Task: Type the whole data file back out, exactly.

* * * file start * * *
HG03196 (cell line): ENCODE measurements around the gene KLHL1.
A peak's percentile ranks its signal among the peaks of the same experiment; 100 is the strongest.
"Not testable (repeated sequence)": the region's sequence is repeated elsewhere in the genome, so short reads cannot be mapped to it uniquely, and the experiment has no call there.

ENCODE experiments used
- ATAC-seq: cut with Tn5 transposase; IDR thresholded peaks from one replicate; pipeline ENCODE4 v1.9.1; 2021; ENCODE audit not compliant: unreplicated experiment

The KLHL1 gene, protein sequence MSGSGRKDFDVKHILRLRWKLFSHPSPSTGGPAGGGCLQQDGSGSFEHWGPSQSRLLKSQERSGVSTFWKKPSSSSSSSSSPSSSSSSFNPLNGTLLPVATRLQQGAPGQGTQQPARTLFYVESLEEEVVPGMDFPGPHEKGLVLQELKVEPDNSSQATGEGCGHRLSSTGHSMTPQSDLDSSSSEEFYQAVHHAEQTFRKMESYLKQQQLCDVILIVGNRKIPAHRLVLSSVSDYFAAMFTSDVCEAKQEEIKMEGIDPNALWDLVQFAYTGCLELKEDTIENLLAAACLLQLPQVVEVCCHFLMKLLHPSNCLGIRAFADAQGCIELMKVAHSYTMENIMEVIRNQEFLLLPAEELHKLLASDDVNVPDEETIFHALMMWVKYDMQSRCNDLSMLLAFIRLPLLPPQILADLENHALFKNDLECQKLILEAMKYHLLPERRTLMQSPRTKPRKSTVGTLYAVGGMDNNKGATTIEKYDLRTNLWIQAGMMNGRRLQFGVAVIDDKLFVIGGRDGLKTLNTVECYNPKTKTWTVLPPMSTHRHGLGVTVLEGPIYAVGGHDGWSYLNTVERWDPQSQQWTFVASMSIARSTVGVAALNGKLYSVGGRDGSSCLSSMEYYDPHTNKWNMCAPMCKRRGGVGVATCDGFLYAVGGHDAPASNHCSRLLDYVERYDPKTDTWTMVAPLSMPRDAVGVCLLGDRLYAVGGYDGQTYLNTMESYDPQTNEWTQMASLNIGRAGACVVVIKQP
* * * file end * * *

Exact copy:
HG03196 (cell line): ENCODE measurements around the gene KLHL1.
A peak's percentile ranks its signal among the peaks of the same experiment; 100 is the strongest.
"Not testable (repeated sequence)": the region's sequence is repeated elsewhere in the genome, so short reads cannot be mapped to it uniquely, and the experiment has no call there.

ENCODE experiments used
- ATAC-seq: cut with Tn5 transposase; IDR thresholded peaks from one replicate; pipeline ENCODE4 v1.9.1; 2021; ENCODE audit not compliant: unreplicated experiment

The KLHL1 gene, protein sequence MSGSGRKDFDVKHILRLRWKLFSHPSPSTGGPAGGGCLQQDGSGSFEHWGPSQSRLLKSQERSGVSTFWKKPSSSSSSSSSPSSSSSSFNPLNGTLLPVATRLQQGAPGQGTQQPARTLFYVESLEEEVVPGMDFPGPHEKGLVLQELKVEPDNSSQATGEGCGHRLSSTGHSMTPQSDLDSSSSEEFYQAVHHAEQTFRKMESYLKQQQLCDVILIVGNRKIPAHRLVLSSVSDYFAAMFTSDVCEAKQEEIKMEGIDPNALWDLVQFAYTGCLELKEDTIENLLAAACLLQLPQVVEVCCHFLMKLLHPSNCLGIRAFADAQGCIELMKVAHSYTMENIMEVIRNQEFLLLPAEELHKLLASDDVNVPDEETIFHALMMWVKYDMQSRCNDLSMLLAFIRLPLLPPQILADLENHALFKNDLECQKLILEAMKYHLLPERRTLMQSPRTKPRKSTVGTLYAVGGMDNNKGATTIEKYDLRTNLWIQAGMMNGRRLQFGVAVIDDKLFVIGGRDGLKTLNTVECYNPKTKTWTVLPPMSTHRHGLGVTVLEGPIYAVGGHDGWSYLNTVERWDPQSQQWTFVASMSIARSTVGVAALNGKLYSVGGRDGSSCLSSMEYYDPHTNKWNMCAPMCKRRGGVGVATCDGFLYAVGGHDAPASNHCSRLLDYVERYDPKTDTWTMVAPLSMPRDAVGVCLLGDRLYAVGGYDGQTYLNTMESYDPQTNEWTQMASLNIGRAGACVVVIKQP